- Living Standards continue to fall
- Another shutdown would test resilience of the economy
- A short term pick up in inflation is possible the ECB will need to hold its nerve
MPC member still sees the need for higher rates
The structure of the global economy is constantly evolving and the low inflation/low interest rates era that began as a reaction to the downturn created by the 2008 financial crisis was ended in spectacular fashion by nations’ need to pour support into their economies following the Pandemic.
Mann believes that climate change policies that in the past have been considered an issue for insurers and banks will become an issue for the wider economy. She believes that carbon taxes and emission trading could potentially have a similar effect to oil price shocks in the future.
Although this is a long-term issue it is becoming an issue in the two to three year “window” that the Bank of England concentrates on.
To some this will seem to be little more than a continuation of Mann’s apparent infatuation with inflation which has seen her become far and away the most hawkish member of the MPC.
There is a continuing and expanding difference of opinion between the permanent members of the committee and its independent members, who appear to be more hawkish. Apart from Mann, Megan Greene who joined three meetings as a replacement for Silvana Tenreyro has brought another hawkish element to the discussion.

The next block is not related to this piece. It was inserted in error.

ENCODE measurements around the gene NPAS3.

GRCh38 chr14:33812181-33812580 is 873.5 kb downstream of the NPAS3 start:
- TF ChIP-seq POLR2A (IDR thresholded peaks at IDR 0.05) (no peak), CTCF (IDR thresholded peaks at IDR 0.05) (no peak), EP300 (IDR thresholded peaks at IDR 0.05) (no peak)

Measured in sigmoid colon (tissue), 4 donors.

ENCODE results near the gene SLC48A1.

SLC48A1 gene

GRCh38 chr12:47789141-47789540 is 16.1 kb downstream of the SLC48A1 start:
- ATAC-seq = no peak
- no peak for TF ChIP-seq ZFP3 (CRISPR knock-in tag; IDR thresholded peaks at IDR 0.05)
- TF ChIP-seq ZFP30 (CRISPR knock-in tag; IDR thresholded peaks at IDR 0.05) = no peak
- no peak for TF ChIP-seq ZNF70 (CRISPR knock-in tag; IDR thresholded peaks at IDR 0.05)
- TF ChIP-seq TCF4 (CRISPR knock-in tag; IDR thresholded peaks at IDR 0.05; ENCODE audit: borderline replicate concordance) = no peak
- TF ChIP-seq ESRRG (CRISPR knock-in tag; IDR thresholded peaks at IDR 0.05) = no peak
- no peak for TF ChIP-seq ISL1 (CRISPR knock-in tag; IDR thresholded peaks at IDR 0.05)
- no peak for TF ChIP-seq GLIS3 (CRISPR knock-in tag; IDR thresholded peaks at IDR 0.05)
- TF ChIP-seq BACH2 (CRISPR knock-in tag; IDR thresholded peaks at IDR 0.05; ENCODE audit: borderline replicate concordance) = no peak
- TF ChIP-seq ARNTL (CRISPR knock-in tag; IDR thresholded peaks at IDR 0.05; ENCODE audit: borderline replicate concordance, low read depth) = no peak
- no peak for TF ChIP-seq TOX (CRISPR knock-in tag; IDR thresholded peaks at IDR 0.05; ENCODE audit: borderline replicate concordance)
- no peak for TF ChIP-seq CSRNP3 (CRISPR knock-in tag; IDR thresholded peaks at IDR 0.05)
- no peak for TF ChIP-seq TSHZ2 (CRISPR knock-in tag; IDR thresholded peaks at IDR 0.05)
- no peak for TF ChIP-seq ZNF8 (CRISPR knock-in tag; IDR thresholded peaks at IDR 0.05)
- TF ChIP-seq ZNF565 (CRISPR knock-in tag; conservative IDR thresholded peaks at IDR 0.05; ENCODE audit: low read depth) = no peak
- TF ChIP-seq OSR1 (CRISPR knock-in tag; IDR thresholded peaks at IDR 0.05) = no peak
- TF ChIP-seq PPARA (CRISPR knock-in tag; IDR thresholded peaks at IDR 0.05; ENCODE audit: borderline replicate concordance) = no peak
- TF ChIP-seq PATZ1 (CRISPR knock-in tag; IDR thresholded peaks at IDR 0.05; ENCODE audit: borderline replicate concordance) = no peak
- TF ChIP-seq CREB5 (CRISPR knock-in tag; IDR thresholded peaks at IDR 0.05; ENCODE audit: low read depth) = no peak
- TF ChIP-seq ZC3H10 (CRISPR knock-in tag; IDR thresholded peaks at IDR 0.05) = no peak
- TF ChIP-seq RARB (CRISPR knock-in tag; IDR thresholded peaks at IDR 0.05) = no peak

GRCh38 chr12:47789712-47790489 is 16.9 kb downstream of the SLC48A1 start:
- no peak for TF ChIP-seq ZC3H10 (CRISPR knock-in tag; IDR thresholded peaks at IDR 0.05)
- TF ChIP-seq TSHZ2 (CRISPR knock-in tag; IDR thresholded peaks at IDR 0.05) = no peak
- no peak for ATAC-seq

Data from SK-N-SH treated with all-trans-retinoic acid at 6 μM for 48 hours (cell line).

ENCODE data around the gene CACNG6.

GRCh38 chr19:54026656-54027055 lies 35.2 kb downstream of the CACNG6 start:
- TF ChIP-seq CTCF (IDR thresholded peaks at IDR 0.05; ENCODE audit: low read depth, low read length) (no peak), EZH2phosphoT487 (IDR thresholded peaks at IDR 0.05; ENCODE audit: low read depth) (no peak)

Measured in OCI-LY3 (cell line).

Where Tenreyro had an extremely dovish attitude to inflation, warning at the time of her departure that the Bank risked pushing inflation below the 2% target by continuing its cycle of rate hikes, Greene has voted for a hike at each of her three meetings so far.
Today’s publication of the October inflation report will likely be overshadowed by the continued fallout from yesterday’s Cabinet reshuffle which saw the Home Secretary Suella Braverman unceremoniously sacked and replaced by former Foreign Secretary James Cleverly.
However, Rishi Sunak surprised every political commentator by appointing former Prime Minister David Cameron., as Cleverly’s replacement at the Foreign Office
While he may very well be the “best man for the job” in the current environment, Cameron’s appointment is unlikely to do much for Party unity given his “remain” credentials.
Unemployment is expected to rise as the effect of the rate hikes that have taken place continues to affect demand, while average earnings are likely to continue to moderate.
The pound rallied to a high of 1.2280 yesterday and closed at 1.2276 as the dollar’s recent rally took a breather.
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FOMC faces an “interesting” six months
The Fed is the one G7 Central Bank which hasn’t commented about how long rates are expected to be at an elevated level as has been seen from the ECB and the Bank of England and this is seen as a “chink of light” by commentators who feel that the FOMC will be pressured by a rise in unemployment to cut rates “sooner rather than later”.
The fact that Fed Chairman Jerome Powell and some of his colleagues on the FOMC are still of the opinion that possibly not enough has been done yet to ensure that inflation falls to its 2% target in the medium term appears to be of little consequence.
It is a novel approach to look at the employment numbers as a source of inspiration for rate cuts given that even as the economy apparently begins to slow, it managed to create 150k new jobs in October and close to 300k in September.